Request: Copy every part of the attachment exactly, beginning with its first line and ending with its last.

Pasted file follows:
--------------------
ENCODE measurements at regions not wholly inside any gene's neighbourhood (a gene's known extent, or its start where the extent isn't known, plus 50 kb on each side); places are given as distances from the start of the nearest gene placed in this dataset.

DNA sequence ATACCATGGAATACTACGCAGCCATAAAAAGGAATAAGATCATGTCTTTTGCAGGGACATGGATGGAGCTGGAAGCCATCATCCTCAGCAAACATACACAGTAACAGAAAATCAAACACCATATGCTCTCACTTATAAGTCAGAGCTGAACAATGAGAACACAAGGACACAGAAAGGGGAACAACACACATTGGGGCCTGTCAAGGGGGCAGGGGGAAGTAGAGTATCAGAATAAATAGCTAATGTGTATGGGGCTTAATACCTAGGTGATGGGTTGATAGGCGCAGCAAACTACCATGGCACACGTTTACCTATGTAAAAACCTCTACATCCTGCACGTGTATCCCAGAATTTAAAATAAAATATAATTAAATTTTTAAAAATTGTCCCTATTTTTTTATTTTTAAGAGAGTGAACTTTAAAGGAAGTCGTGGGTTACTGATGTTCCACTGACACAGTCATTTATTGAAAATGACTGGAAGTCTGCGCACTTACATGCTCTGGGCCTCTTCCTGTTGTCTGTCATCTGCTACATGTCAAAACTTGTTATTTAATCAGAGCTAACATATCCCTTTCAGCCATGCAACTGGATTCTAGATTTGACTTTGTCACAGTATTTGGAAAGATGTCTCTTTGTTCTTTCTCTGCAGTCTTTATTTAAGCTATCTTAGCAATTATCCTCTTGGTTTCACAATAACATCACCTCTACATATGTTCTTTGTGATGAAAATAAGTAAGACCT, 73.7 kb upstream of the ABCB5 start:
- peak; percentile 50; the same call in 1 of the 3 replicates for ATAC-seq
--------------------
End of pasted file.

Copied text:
ENCODE measurements at regions not wholly inside any gene's neighbourhood (a gene's known extent, or its start where the extent isn't known, plus 50 kb on each side); places are given as distances from the start of the nearest gene placed in this dataset.

DNA sequence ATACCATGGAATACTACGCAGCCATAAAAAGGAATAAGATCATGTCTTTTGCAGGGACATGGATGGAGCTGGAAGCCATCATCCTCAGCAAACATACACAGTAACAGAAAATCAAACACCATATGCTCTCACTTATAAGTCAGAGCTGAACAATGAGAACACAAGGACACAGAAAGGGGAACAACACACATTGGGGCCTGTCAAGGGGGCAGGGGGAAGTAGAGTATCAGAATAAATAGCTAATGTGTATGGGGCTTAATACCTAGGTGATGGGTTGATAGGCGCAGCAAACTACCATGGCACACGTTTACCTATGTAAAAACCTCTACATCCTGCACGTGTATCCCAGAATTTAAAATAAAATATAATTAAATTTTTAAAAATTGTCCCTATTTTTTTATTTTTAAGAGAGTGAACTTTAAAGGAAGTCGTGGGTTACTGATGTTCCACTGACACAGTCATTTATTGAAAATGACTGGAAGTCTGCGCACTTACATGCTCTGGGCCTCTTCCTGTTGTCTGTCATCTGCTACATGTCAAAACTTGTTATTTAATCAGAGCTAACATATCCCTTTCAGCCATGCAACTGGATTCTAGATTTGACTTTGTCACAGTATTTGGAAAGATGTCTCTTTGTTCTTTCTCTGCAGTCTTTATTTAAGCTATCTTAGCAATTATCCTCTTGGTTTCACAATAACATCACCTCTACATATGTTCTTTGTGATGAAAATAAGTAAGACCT, 73.7 kb upstream of the ABCB5 start:
- peak; percentile 50; the same call in 1 of the 3 replicates for ATAC-seq